After 35 races, NASCAR will finally crown a new Sprint Cup champion Sunday at Homestead Miami Speedway.
It's been a great season for some teams and drivers, not so good for others. While those that fall into the latter category can't wait for the season to end in many cases, teams that have had great seasons are looking to end the 2012 season in the best way possible to send themselves into the offseason on a high of momentum.
If you're a NASCAR fan, this is a bittersweet weekend of sorts: while your own driver may have not done as well as you had hoped (i.e., Dale Earnhardt Jr., defending Cup champ Tony Stewart, Kyle Busch and so many others), you still hate to see the season end because this now means three months without racing.
Sunday's Ford EcoBoost 400 at Homestead Miami Speedway (and for that matter, the undercard races on Friday and Saturday to decide the championships in the Camping World Truck Series and Nationwide Series) will put an emphatic exclamation mark on the season.
Even if your driver had a terrible season, Sunday gives you one last chance to see your favorite try and end the year on somewhat of a high note, or gives you the opportunity for one race to switch allegiances and cheer for another driver, particularly the two drivers left to battle it out for the Sprint Cup championship: Brad Keselowski and Jimmie Johnson.
So without further ado, let's get ready for one last race, one last chance to cheer and boo for the year, and one last episode of five reasons why you must watch Sunday's season-ending race:
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Brad Keselowski (middle) and five-time champ Jimmie Johnson are the only two drivers eligible to win the Sprint Cup championship Sunday at Homestead Miami Speedway.
Whatever adjectives you use, this is the marquee event of the season, what the entire 36-race campaign, including the 10-race Chase for the Sprint Cup, comes down to: the crowning of the new 2012 Sprint Cup champion.
With less than four full seasons under his belt, Brad Keselowski is looking for his first career Cup championship, while Jimmie Johnson seeks his sixth career Cup championship, which would put him one title behind the NASCAR-record seven Cup crowns each held by Richard Petty and the late Dale Earnhardt.
Keselowski comes into the race with a semi-comfortable 20-point lead in the standings, but remember this is Johnson. He knows how to battle back and is going for just one thing: to win the race and then see where things shake out.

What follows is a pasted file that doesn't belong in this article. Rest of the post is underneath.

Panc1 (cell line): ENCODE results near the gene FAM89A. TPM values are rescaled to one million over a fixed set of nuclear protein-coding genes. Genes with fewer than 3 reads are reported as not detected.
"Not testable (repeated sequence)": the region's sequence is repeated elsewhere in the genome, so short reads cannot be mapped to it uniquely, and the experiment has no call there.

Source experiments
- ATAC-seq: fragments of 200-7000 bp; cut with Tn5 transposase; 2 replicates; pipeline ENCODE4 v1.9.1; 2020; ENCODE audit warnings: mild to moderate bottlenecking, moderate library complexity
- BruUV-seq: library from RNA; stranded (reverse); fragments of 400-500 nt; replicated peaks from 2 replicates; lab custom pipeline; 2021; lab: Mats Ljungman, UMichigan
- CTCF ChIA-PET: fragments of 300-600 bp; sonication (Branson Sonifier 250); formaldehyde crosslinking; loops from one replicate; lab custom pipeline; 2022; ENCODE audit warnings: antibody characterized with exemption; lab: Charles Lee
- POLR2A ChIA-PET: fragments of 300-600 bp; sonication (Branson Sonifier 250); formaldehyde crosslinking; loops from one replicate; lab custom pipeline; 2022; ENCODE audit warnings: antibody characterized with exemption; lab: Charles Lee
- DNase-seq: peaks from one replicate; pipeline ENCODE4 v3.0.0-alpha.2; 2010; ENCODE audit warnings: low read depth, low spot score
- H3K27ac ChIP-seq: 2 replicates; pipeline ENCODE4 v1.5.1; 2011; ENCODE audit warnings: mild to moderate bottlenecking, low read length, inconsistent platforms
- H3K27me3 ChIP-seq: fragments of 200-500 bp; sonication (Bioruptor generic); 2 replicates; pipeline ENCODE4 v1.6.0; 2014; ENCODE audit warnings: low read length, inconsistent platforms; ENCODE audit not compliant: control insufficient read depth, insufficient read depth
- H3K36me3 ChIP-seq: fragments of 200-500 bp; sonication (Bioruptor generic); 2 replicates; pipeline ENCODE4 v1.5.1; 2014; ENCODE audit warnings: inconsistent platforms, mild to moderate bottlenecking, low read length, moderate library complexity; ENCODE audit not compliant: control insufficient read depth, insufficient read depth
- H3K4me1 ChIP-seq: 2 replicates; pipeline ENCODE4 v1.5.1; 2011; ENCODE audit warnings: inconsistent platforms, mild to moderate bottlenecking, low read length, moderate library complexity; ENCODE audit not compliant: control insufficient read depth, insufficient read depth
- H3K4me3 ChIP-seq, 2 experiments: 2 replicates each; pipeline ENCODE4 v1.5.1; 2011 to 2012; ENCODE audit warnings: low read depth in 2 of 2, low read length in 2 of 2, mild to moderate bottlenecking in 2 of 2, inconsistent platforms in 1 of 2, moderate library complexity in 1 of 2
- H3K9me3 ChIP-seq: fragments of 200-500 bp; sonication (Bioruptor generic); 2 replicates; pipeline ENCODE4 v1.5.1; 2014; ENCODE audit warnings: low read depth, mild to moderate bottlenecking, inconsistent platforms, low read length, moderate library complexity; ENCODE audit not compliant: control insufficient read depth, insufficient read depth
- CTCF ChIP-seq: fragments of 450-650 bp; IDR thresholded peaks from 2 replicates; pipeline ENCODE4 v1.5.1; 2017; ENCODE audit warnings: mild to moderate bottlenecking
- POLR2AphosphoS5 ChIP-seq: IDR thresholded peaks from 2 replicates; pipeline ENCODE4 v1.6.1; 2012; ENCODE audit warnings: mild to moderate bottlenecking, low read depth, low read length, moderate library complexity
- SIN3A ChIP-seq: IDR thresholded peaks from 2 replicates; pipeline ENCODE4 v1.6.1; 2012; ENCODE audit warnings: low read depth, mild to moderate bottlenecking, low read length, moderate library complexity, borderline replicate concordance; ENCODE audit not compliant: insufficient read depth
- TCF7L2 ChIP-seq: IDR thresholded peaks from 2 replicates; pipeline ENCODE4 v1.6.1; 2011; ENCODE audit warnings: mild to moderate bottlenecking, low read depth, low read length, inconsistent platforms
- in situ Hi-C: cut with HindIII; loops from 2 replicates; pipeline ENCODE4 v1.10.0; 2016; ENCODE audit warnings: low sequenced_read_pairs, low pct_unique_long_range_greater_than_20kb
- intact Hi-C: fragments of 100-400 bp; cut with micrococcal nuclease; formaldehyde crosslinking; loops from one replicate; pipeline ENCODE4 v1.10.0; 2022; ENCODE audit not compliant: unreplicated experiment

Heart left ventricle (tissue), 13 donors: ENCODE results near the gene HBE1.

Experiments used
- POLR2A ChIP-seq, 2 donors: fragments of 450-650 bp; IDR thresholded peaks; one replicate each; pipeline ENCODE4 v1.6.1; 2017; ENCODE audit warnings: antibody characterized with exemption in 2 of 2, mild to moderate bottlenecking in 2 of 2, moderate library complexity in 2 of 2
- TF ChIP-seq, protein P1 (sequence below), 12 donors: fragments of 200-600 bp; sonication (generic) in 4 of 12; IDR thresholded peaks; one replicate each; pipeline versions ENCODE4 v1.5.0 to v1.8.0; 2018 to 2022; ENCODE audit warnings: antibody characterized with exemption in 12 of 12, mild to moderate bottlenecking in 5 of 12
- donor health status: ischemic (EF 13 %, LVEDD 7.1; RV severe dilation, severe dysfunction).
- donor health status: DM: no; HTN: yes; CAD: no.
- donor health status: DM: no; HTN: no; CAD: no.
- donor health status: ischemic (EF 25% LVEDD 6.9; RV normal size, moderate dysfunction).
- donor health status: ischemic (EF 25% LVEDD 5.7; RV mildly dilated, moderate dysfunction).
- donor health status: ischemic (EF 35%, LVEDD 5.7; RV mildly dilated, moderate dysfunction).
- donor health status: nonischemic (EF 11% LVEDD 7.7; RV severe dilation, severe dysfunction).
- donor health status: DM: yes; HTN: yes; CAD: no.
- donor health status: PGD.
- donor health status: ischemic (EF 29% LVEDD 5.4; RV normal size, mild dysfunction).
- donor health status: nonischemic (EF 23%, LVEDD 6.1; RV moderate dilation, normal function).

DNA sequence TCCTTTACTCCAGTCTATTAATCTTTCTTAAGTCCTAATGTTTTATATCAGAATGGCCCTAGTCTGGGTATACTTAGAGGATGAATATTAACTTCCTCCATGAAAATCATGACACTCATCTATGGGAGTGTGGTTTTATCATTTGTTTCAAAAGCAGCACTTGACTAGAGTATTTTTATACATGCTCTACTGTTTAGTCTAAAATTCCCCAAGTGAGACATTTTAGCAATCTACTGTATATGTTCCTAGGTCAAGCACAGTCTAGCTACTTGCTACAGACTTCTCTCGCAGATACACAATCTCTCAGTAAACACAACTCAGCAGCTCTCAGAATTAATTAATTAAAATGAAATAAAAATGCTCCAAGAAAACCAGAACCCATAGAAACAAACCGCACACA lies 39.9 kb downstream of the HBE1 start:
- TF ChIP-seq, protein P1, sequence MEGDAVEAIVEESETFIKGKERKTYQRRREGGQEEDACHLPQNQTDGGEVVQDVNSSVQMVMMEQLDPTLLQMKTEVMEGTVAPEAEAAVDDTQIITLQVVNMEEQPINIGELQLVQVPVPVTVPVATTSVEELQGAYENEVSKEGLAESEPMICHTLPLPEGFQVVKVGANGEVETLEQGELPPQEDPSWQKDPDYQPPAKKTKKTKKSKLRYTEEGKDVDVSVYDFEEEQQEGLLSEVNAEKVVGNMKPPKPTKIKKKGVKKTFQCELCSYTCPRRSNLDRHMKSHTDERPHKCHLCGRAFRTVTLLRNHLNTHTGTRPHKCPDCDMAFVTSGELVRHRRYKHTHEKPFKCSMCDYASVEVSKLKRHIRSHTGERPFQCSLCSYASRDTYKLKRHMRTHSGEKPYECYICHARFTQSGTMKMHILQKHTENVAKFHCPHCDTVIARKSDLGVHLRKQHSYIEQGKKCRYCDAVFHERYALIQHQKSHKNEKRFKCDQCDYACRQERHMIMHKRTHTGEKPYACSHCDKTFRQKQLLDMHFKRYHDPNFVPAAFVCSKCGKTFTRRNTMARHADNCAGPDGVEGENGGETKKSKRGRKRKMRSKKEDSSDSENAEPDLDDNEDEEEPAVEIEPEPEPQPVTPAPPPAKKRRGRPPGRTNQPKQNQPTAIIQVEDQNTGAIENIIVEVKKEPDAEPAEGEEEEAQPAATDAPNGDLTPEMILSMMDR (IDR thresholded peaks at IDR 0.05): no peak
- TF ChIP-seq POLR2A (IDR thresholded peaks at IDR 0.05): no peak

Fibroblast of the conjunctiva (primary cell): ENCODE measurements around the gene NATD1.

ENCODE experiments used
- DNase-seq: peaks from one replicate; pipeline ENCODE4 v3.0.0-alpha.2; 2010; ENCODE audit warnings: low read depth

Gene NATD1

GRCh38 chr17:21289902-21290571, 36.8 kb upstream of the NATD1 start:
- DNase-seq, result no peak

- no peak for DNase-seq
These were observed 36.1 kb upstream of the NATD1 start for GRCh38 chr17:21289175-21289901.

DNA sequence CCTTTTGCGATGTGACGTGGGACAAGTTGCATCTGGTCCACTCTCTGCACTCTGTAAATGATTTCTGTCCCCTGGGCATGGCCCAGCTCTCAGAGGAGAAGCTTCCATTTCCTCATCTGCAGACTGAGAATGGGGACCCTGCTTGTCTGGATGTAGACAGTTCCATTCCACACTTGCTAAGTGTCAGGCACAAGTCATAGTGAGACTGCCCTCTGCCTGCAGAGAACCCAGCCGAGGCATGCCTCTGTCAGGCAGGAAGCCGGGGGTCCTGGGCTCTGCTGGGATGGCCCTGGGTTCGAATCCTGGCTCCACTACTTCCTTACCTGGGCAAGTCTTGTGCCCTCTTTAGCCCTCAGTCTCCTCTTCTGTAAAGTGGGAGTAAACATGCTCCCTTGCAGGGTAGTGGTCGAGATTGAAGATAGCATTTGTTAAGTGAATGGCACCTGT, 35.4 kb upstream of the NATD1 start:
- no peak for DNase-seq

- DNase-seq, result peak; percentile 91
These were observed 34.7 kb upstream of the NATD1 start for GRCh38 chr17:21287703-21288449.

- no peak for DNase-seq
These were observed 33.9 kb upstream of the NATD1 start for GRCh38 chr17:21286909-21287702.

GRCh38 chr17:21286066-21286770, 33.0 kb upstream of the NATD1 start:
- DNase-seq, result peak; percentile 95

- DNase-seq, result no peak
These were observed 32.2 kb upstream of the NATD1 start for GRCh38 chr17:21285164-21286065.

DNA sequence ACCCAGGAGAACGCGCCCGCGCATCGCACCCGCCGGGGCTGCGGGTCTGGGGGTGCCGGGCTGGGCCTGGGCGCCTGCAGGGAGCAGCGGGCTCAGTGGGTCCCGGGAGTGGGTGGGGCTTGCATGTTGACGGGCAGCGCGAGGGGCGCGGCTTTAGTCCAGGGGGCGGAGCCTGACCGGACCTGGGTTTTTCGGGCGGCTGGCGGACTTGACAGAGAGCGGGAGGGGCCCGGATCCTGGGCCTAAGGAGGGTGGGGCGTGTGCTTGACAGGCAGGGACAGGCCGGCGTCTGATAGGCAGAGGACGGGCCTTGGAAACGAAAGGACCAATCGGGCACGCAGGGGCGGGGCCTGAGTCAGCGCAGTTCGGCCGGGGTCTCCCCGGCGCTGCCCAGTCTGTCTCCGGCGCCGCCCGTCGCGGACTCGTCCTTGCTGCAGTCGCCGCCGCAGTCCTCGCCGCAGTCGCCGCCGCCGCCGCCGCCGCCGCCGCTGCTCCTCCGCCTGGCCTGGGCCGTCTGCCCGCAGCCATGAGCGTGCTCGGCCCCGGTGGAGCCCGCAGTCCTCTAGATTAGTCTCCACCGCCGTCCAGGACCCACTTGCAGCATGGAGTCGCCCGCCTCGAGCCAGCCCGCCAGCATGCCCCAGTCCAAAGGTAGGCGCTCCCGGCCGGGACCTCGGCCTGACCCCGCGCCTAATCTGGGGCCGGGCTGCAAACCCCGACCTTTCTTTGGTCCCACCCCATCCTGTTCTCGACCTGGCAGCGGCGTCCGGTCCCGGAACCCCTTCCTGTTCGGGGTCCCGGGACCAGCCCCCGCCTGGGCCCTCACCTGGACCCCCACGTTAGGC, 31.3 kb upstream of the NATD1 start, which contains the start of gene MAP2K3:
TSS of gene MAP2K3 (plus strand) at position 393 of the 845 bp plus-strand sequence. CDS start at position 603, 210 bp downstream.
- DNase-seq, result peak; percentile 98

If Keselowski can finish in the top 15, regardless of where Johnson finishes, he'll win the championship.
Winning a race is one thing, but can you imagine the unreal celebration legendary team owner Roger Penske will enjoy Sunday if Brad Keselowski wins the Sprint Cup championship?
But Keselowski offers the man known as "The Captain" arguably the best chance ever of his career for that elusive first Cup crown at the age of 75.
NASCAR officials will be watching Jeff Gordon and Clint Bowyer very carefully to make sure we don't see a repeat of this past Sunday's on-track confrontation, followed by a pit-road melee between crew members of both teams.
You can be sure NASCAR has had several long talks with all parties involved...and likely will have more this weekend before the green flag drops, followed by intense watching of both drivers to make sure there are no additional "accidents" between the pair that could potentially mar Sunday's championship outcome.
You can bet Matt Kenseth will be a bit introspective and possibly even emotional in his final start for Roush Fenway Racing on Sunday.
After 13 seasons as one of the organization's top drivers, he'll take his talents to Joe Gibbs Racing next season, joining Denny Hamlin and Kyle Busch as teammates.
Kenseth has had a great career at RFR, including the 2003 Cup championship and two Daytona 500 wins, including this year's rain-delayed triumph.
It will be odd enough for the defending 500 champ to come back with a different team for next year's race, driving a different car number (moves from No. 17 to No. 20) and for a sponsor (Home Depot) who has been long associated with drivers Tony Stewart and then Joey Logano.
Speaking of Logano, he'll also start a new chapter of his career after Sunday's race, leaving his first NASCAR home, Joe Gibbs Racing, to drive next season for what could potentially be the new Sprint Cup championship organization, Penske Racing.
Kenseth has written a great career book thus far, with Sunday being the final chapter of this part of his career, ready to start writing the next chapter of that storied career beginning Monday.
Carl Edwards (left) is among several drivers still looking for their first win of 2012, while Dale Earnhardt Jr. is among other drivers hoping to end the season with a second win.
After tying for last year's Cup championship in the closest title battle in NASCAR history, Edwards was virtually invisible in 2012.
Not only did he fail to make the Chase for the Sprint Cup, he comes into Sunday's race riding a 68-race winless streak.
Even with Kevin Harvick finally breaking through with his first victory of the season at Phoenix this past Sunday, Edwards remains one of several other drivers still looking for his first win of 2012.
Also coming into Sunday with a goose egg in the win column are Martin Truex Jr. (the only driver in the Chase without at least one win), Paul Menard, Jeff Burton, Jamie McMurray, Aric Almirola, Juan Pablo Montoya, Bobby Labonte, Regan Smith, Mark Martin and Kurt Busch.
And speaking of the latter, younger brother Kyle Busch has certainly had an uncharacteristic season, having missed the Chase entirely and owning just one win in the Cup series this season.
He'd love to end the campaign with win No. 2 of the year, as would several others, including Dale Earnhardt Jr., who snapped a 142-race winless streak earlier this year, only to have failed to reach victory lane again since.